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Edwards could be hurting his popularity

The problem is, when you wreck someone deliberately, it sets off a chain of events that no one really controls to any great extent. So it was that when Edwards clipped Keselowski and sent him spinning first into the outside wall and then into the inside wall, that led to Keselowski also getting broad-sided at high speed by two additional cars coming from behind that had nowhere else to go.
Keselowski walked away again, thankfully. But it could have been serious.
Edwards left no question about his motives during a television interview in Victory Lane. He said he thought Keselowski had tried to take the win away from him by bumping him in Turn 1 on the final lap, and that he believed turnabout was fair play.
"I just couldn't let him take the win from me," Edwards said. "We came to win. He took it from us there in Turn 1. And, man, I just couldn't let him take it from us. I had to do what I had to do."
Later, during the winner's interview in the Gateway media center, Edwards added: "The deal is he'll eventually learn he can't run into my car over and over and put me in bad situations. In every situation, there is an aggressor and there is someone who reacts. I was not the aggressor in this situation."
The fact is, though, just as at Atlanta earlier in the season, Edwards was a little too quick and went a little too far in exercising his brutal form of retaliation. In doing so -- even in winning at all costs at the place he considers his home track, where he is very popular -- Edwards lost more respect than he might have gained by finishing second in this one.
Now both drivers move forward with more bad baggage piling up between them. Keselowski hinted that he thought Edwards' act was that of a desperate driver looking to make up points in the race for a Nationwide championship that almost certainly is going to come down to the two bitter rivals.
"I think he's trying to figure out how he can win the points when he hasn't run very well all year," Keselowski said. He also added, "Wrecking someone down the straightaway is never cool, whether it's at 200 miles per hour or 120. I'm sorry that's the way it had to end."
It hasn't ended, really. Keselowski, looking to add a Nationwide championship to his fledgling racing resume, still holds a 168-point advantage over Edwards, his closest pursuer in the standings. Lots of racing remains before this season's series title is decided.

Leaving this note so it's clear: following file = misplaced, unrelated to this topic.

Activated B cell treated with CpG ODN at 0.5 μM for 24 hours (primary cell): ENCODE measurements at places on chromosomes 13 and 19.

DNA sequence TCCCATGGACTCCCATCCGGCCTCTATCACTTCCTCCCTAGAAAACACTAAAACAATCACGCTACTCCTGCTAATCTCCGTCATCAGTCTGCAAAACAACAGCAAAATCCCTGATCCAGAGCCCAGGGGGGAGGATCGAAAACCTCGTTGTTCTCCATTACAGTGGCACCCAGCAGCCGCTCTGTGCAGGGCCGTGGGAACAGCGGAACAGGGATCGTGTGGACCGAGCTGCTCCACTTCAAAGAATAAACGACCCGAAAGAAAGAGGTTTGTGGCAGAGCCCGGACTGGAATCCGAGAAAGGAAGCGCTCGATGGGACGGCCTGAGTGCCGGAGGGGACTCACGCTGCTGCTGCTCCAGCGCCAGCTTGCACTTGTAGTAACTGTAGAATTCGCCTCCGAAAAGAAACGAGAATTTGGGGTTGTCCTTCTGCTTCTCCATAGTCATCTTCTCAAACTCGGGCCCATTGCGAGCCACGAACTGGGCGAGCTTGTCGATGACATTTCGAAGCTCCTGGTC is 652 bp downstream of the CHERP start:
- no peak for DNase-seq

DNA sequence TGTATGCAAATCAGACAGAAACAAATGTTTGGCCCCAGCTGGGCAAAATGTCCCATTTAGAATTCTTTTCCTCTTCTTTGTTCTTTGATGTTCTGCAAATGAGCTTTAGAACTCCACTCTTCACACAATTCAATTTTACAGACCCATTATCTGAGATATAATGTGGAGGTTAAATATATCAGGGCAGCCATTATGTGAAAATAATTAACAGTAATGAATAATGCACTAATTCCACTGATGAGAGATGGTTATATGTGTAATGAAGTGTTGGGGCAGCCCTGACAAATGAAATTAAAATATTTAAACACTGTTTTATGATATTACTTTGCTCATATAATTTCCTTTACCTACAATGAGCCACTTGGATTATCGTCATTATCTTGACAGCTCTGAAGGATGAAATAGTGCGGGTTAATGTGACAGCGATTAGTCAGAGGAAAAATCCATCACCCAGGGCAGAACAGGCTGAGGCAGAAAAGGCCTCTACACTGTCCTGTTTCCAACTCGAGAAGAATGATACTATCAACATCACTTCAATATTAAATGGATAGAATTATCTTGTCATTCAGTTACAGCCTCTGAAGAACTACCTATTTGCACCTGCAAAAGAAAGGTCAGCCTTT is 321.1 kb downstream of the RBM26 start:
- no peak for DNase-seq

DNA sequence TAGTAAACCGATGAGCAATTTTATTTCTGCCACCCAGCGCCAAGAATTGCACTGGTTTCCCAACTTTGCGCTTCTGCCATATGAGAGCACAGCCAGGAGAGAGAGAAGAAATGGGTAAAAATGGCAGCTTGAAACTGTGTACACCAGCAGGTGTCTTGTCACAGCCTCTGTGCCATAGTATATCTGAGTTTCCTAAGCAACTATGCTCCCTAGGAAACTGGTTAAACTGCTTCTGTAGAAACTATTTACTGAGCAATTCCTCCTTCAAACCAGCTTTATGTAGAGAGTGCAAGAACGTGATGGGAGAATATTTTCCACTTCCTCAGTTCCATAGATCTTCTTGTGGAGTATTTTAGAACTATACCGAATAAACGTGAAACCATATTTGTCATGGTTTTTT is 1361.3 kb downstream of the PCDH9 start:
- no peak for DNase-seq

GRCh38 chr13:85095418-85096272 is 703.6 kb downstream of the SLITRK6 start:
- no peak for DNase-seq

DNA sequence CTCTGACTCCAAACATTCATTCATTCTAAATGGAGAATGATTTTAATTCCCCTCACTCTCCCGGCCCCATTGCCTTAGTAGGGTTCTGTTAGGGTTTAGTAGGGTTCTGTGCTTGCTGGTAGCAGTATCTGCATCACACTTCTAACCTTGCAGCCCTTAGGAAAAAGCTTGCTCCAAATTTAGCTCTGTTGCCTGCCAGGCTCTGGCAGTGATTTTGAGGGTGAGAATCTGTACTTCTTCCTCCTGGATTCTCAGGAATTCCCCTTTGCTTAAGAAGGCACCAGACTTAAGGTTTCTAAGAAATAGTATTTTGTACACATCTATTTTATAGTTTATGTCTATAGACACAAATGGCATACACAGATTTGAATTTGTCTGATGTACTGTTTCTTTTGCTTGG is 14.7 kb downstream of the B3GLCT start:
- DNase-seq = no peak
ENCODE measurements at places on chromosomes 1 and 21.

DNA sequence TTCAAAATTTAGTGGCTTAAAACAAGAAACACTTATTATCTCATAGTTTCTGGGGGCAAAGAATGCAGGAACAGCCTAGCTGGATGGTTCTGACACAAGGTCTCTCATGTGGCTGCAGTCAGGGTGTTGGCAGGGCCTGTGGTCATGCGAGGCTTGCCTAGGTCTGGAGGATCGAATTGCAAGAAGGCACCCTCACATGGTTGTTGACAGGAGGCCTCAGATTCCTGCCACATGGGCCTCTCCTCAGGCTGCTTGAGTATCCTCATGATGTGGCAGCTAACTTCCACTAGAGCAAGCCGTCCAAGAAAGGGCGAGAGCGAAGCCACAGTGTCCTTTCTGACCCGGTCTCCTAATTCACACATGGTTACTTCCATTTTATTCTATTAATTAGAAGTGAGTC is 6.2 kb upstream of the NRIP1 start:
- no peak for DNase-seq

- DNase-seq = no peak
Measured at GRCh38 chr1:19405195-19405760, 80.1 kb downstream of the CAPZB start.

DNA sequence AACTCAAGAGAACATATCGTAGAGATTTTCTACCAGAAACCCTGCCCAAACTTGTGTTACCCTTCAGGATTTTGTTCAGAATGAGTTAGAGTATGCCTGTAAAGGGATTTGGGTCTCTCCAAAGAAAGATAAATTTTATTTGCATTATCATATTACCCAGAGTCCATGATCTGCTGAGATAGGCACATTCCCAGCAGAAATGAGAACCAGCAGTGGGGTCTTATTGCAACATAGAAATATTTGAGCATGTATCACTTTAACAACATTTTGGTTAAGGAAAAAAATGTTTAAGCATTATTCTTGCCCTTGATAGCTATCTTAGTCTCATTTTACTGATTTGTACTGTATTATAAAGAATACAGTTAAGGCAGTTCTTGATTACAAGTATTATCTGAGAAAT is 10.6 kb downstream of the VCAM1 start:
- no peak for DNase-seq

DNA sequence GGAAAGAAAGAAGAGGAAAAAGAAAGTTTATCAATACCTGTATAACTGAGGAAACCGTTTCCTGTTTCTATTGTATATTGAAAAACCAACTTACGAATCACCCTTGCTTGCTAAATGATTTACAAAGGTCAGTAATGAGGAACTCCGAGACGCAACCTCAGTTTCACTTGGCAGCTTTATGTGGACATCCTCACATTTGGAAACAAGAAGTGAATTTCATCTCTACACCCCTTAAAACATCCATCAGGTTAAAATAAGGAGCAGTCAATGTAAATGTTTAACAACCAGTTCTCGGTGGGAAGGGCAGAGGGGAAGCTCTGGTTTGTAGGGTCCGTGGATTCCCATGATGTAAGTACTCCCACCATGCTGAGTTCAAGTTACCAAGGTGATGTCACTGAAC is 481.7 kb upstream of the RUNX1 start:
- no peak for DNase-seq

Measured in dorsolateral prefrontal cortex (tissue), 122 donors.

Edwards always has been the more popular of the two drivers. But if he keeps admitting to deliberately running over Keselowski without a hint of remorse every time the No. 22 barely touches him on the track, he might soon find that the Special K Kid is gaining on him in popularity while still holding the high ground in the Nationwide championship hunt.



Tagged as: Edwards , Sprint Cup , Keselowski

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Carl Edwards and Brad Keselowski
Brian Scott, driver of the #2 Shore Lodge Chevrolet, leads Ryan Blaney, driver of the #22 Hertz Ford, during the NASCAR Nationwide Series EnjoyIllinois.com 300 race at Chicagoland Speedway on July 19, 2014 in Joliet, Illinois. (Photo Credit: Sean Gardner/NASCAR via Getty Images)
Chase Elliott, drive driver of the #9 NAPA Auto Parts Chevrolet, celebrates in victory lane after winning during the NASCAR Nationwide Series EnjoyIllinios.com 300 at Chicagoland Speedway on July 19, 2014 in Joliet, Illinois. (Photo Credit: Jeff Zelevansky/NASCAR via Getty Images)
Chase Elliott, driver of the #9 NAPA Auto Parts Chevrolet, celebrates after winning the NASCAR Nationwide Series EnjoyIllinois.com 300 race at Chicagoland Speedway on July 19, 2014 in Joliet, Illinois. (Photo Credit: Sean Gardner/NASCAR via Getty Images)
Chase Elliott, driver of the #9 NAPA Auto Parts Chevrolet, celebrates after winning the NASCAR Nationwide Series EnjoyIllinois.com 300 race at Chicagoland Speedway on July 19, 2014 in Joliet, Illinois. (Photo Credit: Sean Gardner/NASCAR via Getty Images)
Chase Elliott, driver of the #9 Napa Auto Parts Chevrolet, wins the EnjoyIllinois.com 300 race at Chicagoland Speedway on July 19, 2014 in Joliet, Illinois. (Photo Credit: Jonathan Daniel/Getty Images)
Cars race after a restart lead by Chase Elliott, driver of the #9 Napa Auto Parts Chevrolet (L), Ryan Blaney, driver of the #22 Hertz Ford and Kyle Larson, driver of the #42 Cartwheel by Target Chevrolet (R) during the EnjoyIllinois.com 300 race at Chicagoland Speedway on July 19, 2014 in Joliet, Illinois. (Photo Credit: Jonathan Daniel/Getty Images)